On 18th April 2017, the Journal of Clinical Oncology published an article by Stephanie Sasse, from the University Hospital of Cologne, Cologne, Germany, and colleagues who reported updated analyses from four German Hodgkin Study Group trials: HD7 and HD10 in early stage favorable Hodgkin Lymphoma, as well as HD8 and HD11 in early stage unfavorable Hodgkin Lymphoma.
- Arm A (Combined-Modality Treatment; CMT): 30Gy Extended Field (EF)-Radiotherapy (RT) plus 10Gy to the Involved Field (IF); Arm B: 2 cycles of ABVD followed by the same RT
- In total, 650 pts enrolled; 627 included in the current analysis
- Updated follow-up data beyond previous analysis (Dec. 2005) available for 56% of pts alive by the time of this last analysis; data acquired from residents’ registries in 26% of pts
- Median follow-up time for OS = 136 months
- Superiority of CMT vs. EF-RT confirmed; 15-year PFS estimates = 52% and 73% (HR, 0.5; 95% CI, 0.3–0.6; P < 0.001)
- No significant difference in OS found between arms (P = 0.3), with 15-year estimates of 77% vs. 80% and a HR of 0.8 (95% CI, 0.6–1.2)
- 15-year estimates for cumulative incidence of any Second Neoplasias (SNs) = 16% and 14%; comparable distribution of solid and hematologic malignancies and Standardized Incidence Ratios (SIRs) of 2.7 (95% CI, 1.9–3.6) and 3.0 (95% CI, 2.2–4.0)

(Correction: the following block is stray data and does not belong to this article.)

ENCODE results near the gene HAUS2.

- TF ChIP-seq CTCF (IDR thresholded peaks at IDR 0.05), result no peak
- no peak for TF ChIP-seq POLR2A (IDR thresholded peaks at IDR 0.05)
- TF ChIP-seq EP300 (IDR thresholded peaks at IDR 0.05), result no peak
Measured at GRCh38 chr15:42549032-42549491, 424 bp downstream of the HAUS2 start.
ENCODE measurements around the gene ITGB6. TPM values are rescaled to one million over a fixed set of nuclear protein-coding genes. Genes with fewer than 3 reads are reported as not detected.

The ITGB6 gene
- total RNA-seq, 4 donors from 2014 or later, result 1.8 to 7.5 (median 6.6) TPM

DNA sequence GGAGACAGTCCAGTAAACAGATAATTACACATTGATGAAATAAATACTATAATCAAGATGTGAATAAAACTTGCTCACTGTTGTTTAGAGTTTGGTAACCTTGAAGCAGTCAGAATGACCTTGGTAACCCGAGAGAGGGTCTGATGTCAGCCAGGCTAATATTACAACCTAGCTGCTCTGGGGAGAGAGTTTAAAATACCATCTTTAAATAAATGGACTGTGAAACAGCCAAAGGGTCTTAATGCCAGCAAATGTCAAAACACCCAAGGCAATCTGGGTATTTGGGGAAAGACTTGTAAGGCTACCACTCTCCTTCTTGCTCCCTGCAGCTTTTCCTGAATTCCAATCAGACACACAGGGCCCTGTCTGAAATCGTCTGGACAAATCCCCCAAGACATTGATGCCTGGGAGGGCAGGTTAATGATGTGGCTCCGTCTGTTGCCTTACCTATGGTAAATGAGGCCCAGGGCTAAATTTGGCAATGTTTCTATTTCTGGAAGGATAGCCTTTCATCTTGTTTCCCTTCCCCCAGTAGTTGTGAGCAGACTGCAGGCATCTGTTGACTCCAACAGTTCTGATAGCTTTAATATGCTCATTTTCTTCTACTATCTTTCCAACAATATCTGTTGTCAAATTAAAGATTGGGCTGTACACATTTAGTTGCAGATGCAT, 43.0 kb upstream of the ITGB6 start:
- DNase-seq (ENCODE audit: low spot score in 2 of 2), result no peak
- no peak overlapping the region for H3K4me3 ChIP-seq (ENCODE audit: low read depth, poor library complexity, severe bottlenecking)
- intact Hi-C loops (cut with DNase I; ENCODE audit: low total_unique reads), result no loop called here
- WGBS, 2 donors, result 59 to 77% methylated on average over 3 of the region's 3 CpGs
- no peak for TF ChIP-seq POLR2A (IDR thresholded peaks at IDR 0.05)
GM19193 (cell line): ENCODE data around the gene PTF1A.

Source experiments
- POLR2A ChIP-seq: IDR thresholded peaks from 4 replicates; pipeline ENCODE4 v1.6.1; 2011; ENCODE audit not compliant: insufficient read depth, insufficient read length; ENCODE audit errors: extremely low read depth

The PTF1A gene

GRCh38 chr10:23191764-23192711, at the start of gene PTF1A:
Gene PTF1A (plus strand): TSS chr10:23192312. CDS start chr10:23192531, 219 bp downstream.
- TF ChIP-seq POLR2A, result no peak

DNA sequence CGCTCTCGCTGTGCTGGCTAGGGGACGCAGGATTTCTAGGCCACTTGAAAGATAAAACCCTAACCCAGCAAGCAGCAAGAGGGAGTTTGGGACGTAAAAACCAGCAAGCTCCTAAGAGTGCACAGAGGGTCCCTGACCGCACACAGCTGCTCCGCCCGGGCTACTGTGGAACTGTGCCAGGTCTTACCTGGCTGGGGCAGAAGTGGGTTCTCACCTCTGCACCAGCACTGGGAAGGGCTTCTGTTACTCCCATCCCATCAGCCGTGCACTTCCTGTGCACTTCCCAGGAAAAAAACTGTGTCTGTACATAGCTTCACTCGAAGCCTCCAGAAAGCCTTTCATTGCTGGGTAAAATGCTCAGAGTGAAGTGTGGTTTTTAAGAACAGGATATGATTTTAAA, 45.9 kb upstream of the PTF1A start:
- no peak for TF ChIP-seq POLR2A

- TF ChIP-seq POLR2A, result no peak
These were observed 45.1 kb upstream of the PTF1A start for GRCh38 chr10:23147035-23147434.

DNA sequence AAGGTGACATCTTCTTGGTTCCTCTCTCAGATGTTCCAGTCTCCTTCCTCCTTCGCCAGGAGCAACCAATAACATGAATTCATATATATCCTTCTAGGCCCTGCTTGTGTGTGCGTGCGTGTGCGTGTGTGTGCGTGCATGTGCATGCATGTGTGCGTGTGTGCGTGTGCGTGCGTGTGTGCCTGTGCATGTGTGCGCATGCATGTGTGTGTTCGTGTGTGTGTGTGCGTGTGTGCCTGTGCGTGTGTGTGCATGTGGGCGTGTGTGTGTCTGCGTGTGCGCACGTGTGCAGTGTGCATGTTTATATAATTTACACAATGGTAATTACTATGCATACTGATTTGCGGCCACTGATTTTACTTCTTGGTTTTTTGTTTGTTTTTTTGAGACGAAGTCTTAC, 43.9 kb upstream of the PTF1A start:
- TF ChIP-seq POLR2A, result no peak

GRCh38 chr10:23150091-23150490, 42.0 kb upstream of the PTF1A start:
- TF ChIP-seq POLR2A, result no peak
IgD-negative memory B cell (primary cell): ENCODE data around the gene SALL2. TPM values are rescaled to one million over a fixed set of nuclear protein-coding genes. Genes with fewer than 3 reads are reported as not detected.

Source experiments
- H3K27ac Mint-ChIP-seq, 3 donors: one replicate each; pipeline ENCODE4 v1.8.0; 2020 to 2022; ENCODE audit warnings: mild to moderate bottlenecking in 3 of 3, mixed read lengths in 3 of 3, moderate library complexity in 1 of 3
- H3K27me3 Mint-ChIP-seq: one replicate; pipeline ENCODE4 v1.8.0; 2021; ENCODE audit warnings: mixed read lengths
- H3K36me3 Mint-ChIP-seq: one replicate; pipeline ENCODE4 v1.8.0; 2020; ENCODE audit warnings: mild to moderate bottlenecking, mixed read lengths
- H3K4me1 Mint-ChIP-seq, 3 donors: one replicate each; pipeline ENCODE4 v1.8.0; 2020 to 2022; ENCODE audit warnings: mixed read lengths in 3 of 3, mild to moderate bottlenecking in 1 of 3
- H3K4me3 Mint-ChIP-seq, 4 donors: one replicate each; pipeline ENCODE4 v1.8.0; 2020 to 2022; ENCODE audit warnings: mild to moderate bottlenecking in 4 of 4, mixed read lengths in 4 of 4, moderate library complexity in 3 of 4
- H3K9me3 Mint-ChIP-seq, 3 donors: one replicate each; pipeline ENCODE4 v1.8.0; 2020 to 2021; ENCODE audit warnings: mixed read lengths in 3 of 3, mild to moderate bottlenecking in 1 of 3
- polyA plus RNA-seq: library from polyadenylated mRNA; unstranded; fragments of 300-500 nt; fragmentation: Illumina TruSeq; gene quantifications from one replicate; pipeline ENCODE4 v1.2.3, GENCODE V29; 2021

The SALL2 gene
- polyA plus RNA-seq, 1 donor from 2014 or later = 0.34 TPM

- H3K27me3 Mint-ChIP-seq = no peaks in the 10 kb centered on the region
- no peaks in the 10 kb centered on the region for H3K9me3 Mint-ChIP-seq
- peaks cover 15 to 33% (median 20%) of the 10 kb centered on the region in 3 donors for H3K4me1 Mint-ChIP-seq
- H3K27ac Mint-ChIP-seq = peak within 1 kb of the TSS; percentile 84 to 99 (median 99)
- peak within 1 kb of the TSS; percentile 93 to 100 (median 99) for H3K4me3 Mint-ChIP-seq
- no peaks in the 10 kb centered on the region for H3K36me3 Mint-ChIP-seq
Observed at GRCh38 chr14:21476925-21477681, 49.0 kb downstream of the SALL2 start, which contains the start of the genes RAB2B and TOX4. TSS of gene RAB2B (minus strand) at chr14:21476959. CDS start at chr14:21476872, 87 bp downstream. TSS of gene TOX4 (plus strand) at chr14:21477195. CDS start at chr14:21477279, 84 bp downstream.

- Only a few deaths were HL-related (2% of analyzed pts in each arm), other causes included SN (5% vs. 6%), cardiovascular disease (3% each), or respiratory disease (2% vs. 1%)
- Arm A: 4 cycles ABVD followed by 30Gy RT; Arm B: 4 cycles of ABVD followed by 20Gy RT; Arm C: 2 cycles ABVD followed by 30Gy RT; Arm D: 2 cycles ABVD followed by 20Gy RT
- In total, 1,370 pts enrolled; 1,190 included in the current analysis
- Updated follow-up data beyond the previous analysis (June 2009) available for 44% of pts alive by the time of this last analysis; data acquired from residents’ registries in 11% of pts
- Median follow-up time for OS = 113 months